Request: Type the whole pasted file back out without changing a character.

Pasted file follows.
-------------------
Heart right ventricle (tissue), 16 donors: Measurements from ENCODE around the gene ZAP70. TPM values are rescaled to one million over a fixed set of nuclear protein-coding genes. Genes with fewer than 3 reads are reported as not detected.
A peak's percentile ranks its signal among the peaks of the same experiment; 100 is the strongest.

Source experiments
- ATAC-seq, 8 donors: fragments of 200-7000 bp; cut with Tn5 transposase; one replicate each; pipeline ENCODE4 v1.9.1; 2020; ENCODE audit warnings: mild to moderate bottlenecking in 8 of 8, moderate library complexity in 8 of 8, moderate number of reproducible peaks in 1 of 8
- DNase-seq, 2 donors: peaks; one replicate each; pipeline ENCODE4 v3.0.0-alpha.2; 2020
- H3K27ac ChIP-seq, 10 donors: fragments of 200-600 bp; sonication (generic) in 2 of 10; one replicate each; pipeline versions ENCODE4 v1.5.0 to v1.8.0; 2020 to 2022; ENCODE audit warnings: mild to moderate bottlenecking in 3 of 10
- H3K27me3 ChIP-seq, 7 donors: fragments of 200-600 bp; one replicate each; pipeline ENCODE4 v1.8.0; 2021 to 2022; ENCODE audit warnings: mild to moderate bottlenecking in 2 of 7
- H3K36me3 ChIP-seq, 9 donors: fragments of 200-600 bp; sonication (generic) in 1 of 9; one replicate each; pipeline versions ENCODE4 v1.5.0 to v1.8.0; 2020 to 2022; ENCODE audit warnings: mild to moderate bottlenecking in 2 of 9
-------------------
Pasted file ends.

Heart right ventricle (tissue), 16 donors: Measurements from ENCODE around the gene ZAP70. TPM values are rescaled to one million over a fixed set of nuclear protein-coding genes. Genes with fewer than 3 reads are reported as not detected.
A peak's percentile ranks its signal among the peaks of the same experiment; 100 is the strongest.

Source experiments
- ATAC-seq, 8 donors: fragments of 200-7000 bp; cut with Tn5 transposase; one replicate each; pipeline ENCODE4 v1.9.1; 2020; ENCODE audit warnings: mild to moderate bottlenecking in 8 of 8, moderate library complexity in 8 of 8, moderate number of reproducible peaks in 1 of 8
- DNase-seq, 2 donors: peaks; one replicate each; pipeline ENCODE4 v3.0.0-alpha.2; 2020
- H3K27ac ChIP-seq, 10 donors: fragments of 200-600 bp; sonication (generic) in 2 of 10; one replicate each; pipeline versions ENCODE4 v1.5.0 to v1.8.0; 2020 to 2022; ENCODE audit warnings: mild to moderate bottlenecking in 3 of 10
- H3K27me3 ChIP-seq, 7 donors: fragments of 200-600 bp; one replicate each; pipeline ENCODE4 v1.8.0; 2021 to 2022; ENCODE audit warnings: mild to moderate bottlenecking in 2 of 7
- H3K36me3 ChIP-seq, 9 donors: fragments of 200-600 bp; sonication (generic) in 1 of 9; one replicate each; pipeline versions ENCODE4 v1.5.0 to v1.8.0; 2020 to 2022; ENCODE audit warnings: mild to moderate bottlenecking in 2 of 9